In design, there is always a call for exceptional ideas – and copying them has become something of a sport. Not surprisingly then, going your own way while protecting your creative work from free riders is no easy task. “In business, less value is attached to intellectual property than in the world of art,” comments Andreas Reichlin. It was in 2005 that Reichlin, whose medium of choice is steel, had an idea for the kind of functional sculpture that would take barbecuing to a new level. The “Feuerring” was born. A gentle and creative method of preparing food using indirect heat, paired with the straightforward aesthetics of the steel fire bowl – making it a real focal point outdoors, at any time of year. With its robust, durable materials, the Feuerring is a classic once-in-a-generation piece. However, although its patent protected its constructional features from an early date, it did not cover its outstanding design. So, in order to curb the number of me-too’s copying primarily the design itself that Reichlin and his partner Beate Hoyer have been faced with in recent years, what was called for was a clear statement on the copyright issue.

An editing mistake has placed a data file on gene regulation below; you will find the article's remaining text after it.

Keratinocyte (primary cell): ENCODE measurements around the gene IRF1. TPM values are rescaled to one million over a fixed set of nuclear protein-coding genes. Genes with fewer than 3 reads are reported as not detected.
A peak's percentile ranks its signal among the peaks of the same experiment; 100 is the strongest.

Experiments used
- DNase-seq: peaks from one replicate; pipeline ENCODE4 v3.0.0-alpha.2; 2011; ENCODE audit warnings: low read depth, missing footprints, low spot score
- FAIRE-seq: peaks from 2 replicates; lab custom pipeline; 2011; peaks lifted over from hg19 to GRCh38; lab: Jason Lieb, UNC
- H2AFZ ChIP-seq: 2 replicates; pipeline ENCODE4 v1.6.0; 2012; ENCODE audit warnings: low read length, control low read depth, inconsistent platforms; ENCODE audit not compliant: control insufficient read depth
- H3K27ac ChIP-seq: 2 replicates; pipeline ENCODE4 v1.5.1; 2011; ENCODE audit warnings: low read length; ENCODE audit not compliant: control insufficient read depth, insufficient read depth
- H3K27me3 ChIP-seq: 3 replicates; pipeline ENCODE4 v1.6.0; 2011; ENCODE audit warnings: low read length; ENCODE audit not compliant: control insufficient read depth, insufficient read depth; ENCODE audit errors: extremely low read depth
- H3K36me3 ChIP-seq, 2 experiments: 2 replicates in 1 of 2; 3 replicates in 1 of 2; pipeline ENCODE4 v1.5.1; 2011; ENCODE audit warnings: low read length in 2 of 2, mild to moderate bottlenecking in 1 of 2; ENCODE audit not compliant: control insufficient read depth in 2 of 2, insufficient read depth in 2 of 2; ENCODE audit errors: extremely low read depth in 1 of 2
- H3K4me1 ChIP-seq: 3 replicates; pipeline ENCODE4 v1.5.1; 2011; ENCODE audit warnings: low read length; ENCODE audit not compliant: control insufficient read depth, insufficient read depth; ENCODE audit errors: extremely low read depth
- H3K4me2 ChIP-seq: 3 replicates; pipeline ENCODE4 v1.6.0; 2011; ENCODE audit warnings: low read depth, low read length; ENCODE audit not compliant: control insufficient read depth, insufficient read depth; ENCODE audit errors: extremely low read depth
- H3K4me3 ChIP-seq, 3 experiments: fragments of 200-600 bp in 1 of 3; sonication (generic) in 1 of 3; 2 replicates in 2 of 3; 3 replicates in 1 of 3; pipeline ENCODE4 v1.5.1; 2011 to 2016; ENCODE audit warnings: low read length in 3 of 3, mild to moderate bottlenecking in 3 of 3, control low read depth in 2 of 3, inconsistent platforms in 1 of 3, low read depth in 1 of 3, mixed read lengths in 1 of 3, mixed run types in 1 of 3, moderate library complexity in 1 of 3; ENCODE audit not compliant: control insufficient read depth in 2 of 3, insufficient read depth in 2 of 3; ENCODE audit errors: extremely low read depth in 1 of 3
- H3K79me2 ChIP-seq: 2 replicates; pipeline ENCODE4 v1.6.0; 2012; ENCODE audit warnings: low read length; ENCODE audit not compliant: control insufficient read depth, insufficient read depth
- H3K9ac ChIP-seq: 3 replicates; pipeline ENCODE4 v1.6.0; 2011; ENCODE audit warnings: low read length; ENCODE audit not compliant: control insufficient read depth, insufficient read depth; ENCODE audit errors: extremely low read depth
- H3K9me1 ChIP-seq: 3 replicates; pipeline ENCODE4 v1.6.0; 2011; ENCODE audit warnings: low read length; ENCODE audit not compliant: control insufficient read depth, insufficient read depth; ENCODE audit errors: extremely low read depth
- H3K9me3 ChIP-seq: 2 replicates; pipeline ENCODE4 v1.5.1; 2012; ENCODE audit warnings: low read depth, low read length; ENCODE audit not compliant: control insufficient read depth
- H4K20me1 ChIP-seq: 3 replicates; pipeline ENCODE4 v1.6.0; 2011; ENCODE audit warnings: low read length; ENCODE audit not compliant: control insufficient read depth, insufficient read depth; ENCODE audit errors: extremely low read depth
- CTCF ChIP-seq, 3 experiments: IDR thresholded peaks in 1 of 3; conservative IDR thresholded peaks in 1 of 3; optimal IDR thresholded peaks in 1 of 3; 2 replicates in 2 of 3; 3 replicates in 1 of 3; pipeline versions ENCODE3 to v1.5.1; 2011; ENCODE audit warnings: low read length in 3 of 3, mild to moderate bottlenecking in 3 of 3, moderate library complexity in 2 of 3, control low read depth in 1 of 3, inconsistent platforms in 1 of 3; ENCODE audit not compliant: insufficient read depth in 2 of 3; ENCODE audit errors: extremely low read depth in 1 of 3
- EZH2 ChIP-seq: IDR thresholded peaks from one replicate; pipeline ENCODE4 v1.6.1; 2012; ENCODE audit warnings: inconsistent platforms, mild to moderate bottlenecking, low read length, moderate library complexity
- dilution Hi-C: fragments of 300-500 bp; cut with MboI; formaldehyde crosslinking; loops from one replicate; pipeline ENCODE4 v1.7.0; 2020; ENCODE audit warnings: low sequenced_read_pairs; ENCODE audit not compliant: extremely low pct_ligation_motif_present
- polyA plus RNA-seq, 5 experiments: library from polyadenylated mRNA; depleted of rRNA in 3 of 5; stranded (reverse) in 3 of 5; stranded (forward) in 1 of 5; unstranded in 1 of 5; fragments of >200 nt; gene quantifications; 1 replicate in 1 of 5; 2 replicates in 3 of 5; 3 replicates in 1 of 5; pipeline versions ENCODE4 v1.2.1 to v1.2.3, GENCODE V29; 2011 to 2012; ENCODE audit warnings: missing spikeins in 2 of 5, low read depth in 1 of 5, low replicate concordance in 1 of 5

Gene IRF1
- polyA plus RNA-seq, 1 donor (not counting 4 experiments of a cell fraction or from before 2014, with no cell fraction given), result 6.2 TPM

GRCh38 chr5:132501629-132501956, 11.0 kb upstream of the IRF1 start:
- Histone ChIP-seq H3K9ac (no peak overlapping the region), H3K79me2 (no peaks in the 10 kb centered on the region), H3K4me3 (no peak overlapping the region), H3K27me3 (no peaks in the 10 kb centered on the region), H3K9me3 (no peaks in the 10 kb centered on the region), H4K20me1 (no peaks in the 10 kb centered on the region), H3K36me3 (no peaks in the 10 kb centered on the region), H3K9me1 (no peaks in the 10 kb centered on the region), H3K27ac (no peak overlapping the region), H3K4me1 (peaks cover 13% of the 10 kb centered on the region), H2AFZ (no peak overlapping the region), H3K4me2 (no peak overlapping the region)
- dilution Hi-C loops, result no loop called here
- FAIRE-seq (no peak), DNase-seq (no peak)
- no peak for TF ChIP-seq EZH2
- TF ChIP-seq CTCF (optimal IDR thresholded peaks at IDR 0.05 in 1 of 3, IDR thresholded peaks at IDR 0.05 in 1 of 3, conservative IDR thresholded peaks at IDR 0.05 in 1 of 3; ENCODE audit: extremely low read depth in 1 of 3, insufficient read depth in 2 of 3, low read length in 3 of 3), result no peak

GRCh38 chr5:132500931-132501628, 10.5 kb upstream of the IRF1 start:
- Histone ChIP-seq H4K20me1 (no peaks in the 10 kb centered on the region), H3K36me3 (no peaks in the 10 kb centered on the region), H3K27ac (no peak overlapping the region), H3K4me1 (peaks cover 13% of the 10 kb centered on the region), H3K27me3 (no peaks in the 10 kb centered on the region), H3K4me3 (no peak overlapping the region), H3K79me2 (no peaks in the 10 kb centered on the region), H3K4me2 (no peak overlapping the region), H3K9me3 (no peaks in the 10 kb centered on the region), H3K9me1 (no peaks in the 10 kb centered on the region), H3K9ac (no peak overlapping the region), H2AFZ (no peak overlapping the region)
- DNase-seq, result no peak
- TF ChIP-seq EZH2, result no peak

Its characteristic combination of art and design meant that the Feuerring was somehow predestined to gain wider recognition. One of the courts did eventually confirm the artistry of Reichlin’s work. “For me, as a sculptor, it is great that the shape I created is now effectively protected,” remarks Reichlin. A new power that gives him and his team the security they need to allow the sparks to keep flying without outsiders attempting to hijack their business. Further developments to the Feuerring in their studio on Lake Zug are now in full swing. “In the future, I hope to develop larger versions designed for various different spaces. Work on the Feuerring is a life calling,” explains Reichlin. Now he no longer needs to worry about authorship. The Feuerring remains the original, as the law agrees. (am)